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Peter Shaw

Peter Shaw

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    Preview abstract Formulating selective information needs results in queries that implicitly specify set operations, such as intersection, union, and difference. For instance, one might search for "shorebirds that are not sandpipers" or "science-fiction films shot in England". To study the ability of retrieval systems to meet such information needs, we construct QUEST, a dataset of 3357 natural language queries with implicit set operations, that map to a set of entities corresponding to Wikipedia documents. The dataset challenges models to match multiple constraints mentioned in queries with corresponding evidence in documents and correctly perform various set operations. The dataset is constructed semi-automatically using Wikipedia category names. Queries are automatically composed from individual categories, then paraphrased and further validated for naturalness and fluency by crowdworkers. Crowdworkers also assess the relevance of entities based on their documents and highlight attribution of query constraints to spans of document text. We analyze several modern retrieval systems, finding that they often struggle on such queries. Queries involving negation and conjunction are particularly challenging and systems are further challenged with combinations of these operations. View details
    Generate-and-Retrieve: use your predictions to improve retrieval for semantic parsing
    Ice Pasupat
    Joshua Ainslie
    Linlu Qiu
    Michiel de Jong
    Yury Zemlyanskiy
    Proceedings of COLING (2022)
    Preview abstract A common recent approach to semantic parsing augments sequence-to-sequence models by retrieving and appending a set of training samples, called exemplars. The effectiveness of this recipe is limited by the ability to retrieve informative exemplars that help produce the correct parse, which is especially challenging in low-resource settings. Existing retrieval is commonly based on similarity of query and exemplar inputs. We propose GandR, a retrieval procedure that retrieves exemplars for which outputs are also similar. GandR first generates a preliminary prediction with input-based retrieval. Then, it retrieves exemplars with outputs similar to the preliminary prediction which are used to generate a final prediction. GandR sets the state of the art on multiple low-resource semantic parsing tasks. View details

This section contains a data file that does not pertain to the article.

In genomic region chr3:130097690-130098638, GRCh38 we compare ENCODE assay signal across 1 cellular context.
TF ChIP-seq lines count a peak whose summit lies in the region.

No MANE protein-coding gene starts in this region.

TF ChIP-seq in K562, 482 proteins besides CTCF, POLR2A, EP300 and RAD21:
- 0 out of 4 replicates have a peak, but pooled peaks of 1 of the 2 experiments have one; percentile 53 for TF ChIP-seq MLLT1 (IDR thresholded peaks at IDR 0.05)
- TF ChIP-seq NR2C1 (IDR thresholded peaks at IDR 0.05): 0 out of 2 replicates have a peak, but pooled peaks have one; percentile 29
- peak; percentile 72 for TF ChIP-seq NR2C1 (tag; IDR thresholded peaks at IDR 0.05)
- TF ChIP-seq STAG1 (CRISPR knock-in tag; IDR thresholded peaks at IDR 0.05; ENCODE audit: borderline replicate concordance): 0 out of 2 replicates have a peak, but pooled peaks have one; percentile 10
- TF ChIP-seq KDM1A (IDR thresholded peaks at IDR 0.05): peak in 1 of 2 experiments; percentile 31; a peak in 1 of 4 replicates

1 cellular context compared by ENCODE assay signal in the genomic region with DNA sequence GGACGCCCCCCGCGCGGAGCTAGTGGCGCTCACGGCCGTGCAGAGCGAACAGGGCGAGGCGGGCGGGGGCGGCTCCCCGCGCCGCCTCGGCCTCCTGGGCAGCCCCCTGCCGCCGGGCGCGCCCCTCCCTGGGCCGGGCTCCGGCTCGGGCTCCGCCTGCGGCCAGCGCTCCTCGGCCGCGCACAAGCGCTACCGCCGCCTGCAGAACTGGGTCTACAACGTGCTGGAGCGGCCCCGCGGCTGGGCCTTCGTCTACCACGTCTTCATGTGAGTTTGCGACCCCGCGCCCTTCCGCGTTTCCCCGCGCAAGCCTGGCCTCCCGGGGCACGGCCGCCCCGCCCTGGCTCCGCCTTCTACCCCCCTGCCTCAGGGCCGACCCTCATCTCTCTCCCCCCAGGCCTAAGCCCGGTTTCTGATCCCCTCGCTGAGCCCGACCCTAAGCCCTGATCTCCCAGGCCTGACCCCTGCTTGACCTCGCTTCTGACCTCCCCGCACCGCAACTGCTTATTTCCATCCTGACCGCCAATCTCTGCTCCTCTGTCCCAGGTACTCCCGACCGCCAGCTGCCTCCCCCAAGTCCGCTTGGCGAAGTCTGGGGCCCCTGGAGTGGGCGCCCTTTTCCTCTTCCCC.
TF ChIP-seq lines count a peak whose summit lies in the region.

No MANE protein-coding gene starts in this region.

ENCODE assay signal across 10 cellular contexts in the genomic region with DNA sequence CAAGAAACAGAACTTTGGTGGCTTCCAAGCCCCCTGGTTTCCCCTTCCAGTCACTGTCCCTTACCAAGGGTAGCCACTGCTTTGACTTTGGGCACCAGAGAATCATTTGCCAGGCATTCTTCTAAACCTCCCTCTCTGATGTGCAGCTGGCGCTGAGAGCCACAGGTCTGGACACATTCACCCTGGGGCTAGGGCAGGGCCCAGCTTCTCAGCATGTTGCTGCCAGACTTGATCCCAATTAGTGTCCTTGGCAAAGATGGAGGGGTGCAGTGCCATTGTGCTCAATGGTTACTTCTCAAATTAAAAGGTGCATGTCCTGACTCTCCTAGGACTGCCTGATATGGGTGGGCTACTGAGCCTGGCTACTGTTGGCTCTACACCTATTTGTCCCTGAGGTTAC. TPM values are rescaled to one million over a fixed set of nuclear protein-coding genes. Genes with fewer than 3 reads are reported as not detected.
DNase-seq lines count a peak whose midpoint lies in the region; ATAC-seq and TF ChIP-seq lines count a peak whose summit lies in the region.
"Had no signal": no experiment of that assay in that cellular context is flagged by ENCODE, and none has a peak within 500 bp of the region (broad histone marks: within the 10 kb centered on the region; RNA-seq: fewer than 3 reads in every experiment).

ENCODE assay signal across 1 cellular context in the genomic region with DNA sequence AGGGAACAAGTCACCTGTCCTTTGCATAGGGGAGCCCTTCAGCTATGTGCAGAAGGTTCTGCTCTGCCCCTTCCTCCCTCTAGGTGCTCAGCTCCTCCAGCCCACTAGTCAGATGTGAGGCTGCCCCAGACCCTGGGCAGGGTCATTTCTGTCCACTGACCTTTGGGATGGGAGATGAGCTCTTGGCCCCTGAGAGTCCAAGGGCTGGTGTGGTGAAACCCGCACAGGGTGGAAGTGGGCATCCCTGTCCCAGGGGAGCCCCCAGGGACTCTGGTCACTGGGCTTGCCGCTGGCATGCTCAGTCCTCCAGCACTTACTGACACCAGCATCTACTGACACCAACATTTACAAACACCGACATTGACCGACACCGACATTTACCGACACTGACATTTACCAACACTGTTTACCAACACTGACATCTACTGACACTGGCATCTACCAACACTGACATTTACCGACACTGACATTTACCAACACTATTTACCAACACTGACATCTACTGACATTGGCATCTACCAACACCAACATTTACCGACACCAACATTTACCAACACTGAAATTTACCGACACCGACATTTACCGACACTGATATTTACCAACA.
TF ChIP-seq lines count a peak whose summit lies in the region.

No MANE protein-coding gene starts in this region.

Preview abstract Sequence-to-sequence models excel at handling natural language variation, but have been shown to struggle with out-of-distribution compositional generalization. This has motivated new specialized architectures with stronger compositional biases, but most of these approaches have only been evaluated on synthetically-generated datasets, which are not representative of natural language variation. In this work we ask: can we develop a semantic parsing approach that handles both natural language variation and compositional generalization? To better assess this capability, we propose new train and test splits of non-synthetic datasets. We demonstrate that strong existing semantic parsing approaches do not yet perform well across a broad set of evaluations. We also propose NQG-T5, a hybrid model that combines a high-precision grammar-based approach with a pre-trained sequence-to-sequence model. It outperforms existing approaches across several compositional generalization challenges, while also being competitive with the state-of-the-art on standard evaluations, but is still far from solving this challenge. Our study highlights the importance of diverse evaluations and the open challenge of handling both compositional generalization and natural language variation in semantic parsing. View details
    Preview abstract Pre-trained seq2seq models are prevalent in semantic parsing, but have been found to struggle at out-of-distribution compositional generalization. In contrast, specialized model architectures have been proposed to address this issue, often at the cost of generality and in-distribution performance. In this paper, we propose a simple strategy to unlock compositionality of pre-trained seq2seq models through intermediate representations, without changing the model architectures at all. We identify several effective strategies for designing reversible and lossy intermediate representations that reduce the structural mismatch between inputs and outputs. We then apply either deterministic transformations or a second seq2seq to map the intermediate form to the original executable form. We find that the combination of our proposed transformations and pre-trained models is surprisingly effective, obtaining a new state-of-the-art on CFQ (+11.9 accuracy points) and on the template-splits of three text-to-SQL datasets (+15.0 to +19.4 accuracy points). This work highlights that intermediate representations provide an important (and potentially overlooked) degree of freedom for improving the compositional generalization abilities of pre-trained seq2seq models. View details